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Public access lands maps PDF maps by county

Select a county from the map or list to get a printable PDF file of public access lands by county. The companion pages include the legend, glossary and more.

The Public Access Lands (PAL) Atlas is also available in book format. You can order the Atlas [exit DNR] from the University Book Store.

Easement Access Notification

Please respect land owner rights on private lands open to public access and observe postings on private land to avoid trespassing.

DNR easements on private lands allow for public access to the land for nature based activities such as hunting, fishing, hiking, cross-country skiing, etc. However not all easements are open to all activities. While DNR maps can get you to a property, it is the responsibility of the user to research property access before entering the property and obey all postings at the property.


Glossary of public access land types in Wisconsin

Wisconsin is home to a wide array of public access land types. An understanding of these land types will give a sense of the different types of uses that are allowed. For more information, complete a web search of each listed type.

Federal properties

National Forest—There is one national forest in Wisconsin, the Chequamegon-Nicolet, which is a large woodland area in northern Wisconsin owned by the federal government and managed by the U.S. Forest Service. Land management on Chequamegon-Nicolet is focused on timber harvesting, water and wildlife conservation, livestock grazing, and outdoor recreation. Although originally established in the 1930s as two separate forests, they were merged into the Chequamegon-Nicolet National Forest in 1998.

National Lakeshore—The Apostle Islands National Lakeshore on Lake Superior is one of four national lakeshores in the country. The Lakeshore is made up of beaches, cliffs, water, islands and a strip of mainland at the northern-most tip of Wisconsin. It is administered by the U.S. National Park Service.

National Scenic Riverway—The St. Croix National Scenic Riverway in northwest Wisconsin is managed by the U.S. National Park Service to conserve the scenery and important natural and historic objects along the river corridor. It also includes much of the Namekagon River.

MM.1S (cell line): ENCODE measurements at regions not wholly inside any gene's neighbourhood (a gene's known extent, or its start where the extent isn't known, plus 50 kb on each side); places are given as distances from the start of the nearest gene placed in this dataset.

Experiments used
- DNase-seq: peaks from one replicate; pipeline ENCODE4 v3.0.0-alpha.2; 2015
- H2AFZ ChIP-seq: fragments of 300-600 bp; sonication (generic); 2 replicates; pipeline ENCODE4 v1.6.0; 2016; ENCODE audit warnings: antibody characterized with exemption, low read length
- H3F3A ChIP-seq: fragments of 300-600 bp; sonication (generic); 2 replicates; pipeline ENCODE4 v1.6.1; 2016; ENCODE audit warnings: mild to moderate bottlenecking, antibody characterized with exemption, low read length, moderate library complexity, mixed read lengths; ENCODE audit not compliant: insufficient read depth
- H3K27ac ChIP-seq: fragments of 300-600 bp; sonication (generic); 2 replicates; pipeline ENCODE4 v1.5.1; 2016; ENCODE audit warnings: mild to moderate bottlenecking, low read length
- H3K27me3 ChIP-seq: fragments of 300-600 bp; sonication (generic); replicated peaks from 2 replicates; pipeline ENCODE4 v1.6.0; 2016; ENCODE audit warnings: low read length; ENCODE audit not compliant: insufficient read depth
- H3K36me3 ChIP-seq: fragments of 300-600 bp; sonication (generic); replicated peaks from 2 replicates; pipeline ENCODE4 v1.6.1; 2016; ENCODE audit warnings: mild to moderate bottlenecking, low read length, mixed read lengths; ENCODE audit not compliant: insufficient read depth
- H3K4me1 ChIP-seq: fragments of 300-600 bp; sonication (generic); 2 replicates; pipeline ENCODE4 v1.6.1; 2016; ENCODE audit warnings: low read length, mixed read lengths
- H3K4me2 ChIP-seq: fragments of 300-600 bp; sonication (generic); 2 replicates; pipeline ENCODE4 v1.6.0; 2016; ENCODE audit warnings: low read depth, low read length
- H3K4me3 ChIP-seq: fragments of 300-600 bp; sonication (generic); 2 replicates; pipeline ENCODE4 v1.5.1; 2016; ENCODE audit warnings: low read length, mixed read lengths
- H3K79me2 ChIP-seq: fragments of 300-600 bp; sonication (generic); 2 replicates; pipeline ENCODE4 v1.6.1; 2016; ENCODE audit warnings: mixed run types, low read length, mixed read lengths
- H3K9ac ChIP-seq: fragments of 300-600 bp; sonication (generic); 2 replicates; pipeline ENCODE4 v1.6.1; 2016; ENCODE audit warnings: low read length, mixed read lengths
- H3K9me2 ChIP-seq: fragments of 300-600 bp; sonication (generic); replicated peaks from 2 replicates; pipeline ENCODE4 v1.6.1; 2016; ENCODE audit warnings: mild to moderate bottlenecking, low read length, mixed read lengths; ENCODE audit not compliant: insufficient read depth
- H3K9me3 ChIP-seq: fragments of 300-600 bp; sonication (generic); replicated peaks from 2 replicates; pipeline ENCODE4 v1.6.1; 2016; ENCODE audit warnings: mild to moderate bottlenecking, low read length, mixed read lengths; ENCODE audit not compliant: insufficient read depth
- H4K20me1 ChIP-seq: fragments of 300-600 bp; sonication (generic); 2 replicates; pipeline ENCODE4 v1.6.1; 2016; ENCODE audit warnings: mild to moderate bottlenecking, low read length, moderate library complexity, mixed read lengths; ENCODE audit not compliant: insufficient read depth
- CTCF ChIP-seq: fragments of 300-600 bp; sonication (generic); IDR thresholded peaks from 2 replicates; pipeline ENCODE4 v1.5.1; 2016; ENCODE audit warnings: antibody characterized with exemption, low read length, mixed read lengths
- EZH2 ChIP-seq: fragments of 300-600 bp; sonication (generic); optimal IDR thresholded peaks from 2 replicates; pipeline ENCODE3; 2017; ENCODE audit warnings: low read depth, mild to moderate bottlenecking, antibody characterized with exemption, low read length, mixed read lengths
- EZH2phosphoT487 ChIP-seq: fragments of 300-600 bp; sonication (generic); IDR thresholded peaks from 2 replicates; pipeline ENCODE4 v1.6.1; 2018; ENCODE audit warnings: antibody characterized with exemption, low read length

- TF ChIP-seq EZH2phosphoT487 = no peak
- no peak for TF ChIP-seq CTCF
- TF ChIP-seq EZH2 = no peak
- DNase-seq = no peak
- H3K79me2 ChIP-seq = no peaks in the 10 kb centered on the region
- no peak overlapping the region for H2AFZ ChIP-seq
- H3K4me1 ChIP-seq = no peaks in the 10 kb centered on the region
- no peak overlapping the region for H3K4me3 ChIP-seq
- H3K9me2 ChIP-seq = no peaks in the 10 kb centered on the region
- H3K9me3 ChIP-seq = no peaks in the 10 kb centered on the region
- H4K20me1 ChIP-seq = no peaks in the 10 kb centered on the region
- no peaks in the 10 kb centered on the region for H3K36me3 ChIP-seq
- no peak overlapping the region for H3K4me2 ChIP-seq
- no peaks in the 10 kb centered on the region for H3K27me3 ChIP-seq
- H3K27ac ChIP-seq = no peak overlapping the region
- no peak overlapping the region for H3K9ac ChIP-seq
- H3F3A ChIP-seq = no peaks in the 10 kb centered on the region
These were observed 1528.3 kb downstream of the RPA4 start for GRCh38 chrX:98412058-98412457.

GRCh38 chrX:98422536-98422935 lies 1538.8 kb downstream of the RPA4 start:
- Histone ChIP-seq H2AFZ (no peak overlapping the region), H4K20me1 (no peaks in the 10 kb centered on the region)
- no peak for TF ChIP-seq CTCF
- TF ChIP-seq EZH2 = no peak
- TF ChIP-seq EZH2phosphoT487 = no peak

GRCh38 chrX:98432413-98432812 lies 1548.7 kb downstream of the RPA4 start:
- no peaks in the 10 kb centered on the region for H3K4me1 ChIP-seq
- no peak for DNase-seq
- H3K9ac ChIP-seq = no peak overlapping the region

National Wildlife Refuge—The U.S. Fish and Wildlife Service's mission for the National Wildlife Refuge system is to administer a national network of lands and waters for the conservation, management, and where appropriate, restoration of the fish, wildlife, and plant resources and their habitats.

State properties

State Forest—The management of State Forests balances the sustainable harvest of wood products and protection of natural resources while providing a range of recreation opportunities. Many state forests were formed around watersheds in an effort to protect these fragile aquatic ecosystems. This provides visitors ample recreation opportunities along lakes, rivers and streams.

Demonstration (Demo) Forest (eg. Douglas Hallock Demo Forest, Wausaukee Timber Demo Forest)—The purpose of Wisconsin's Stewardship Demonstration Forests is to demonstrate sustainable forest management and responsible stewardship while also using these lands as educational tools for students, professional foresters and non-industrial private forest landowners. The forests provide an opportunity to demonstrate active timber management and sustainable forest management.

Forest Legacy Program—Congress created the Forest Legacy Program under the U.S. Department of Agriculture Forest Service to help fund the protection of large blocks of environmentally important private forestlands threatened with conversion to non-forest uses - such as subdivision for residential or commercial development. The program provides cost-share funds that allow the DNR to purchase easements from willing sellers to keep the land in its forested state and to allow public access for hunting, fishing, hiking, wildlife watching, snowshoeing, and other low-intensity recreation activities. Landowners maintain ownership and retain other rights to the property, including the right to sell.

Wildlife Area—State wildlife areas are managed to provide high quality habitats for game and nongame species. Although their primary purpose is to provide places for hunting and trapping (and fishing where water is present), they are increasingly popular destinations for wildlife watching, hiking, snow shoeing and dog walking.

State Park—State parks provide areas for public recreation and for public education in conservation and nature study. Wisconsin's State park properties harbor many of the state's ecological and scenic gems. Camping, hiking, outdoor education, boating, biking, horseback riding, and swimming are among the many popular activities that attract over 17 million visitors each year to the state park system.

Recreation Area—State recreation areas provide opportunities for the public to participate in a range of outdoor activities, similar to state parks but typically not including overnight camping. They include Baraboo Hills, Chippewa Moraine, Fischer Creek, Sauk Prairie, Richard Bong and Browntown-Cadiz Springs.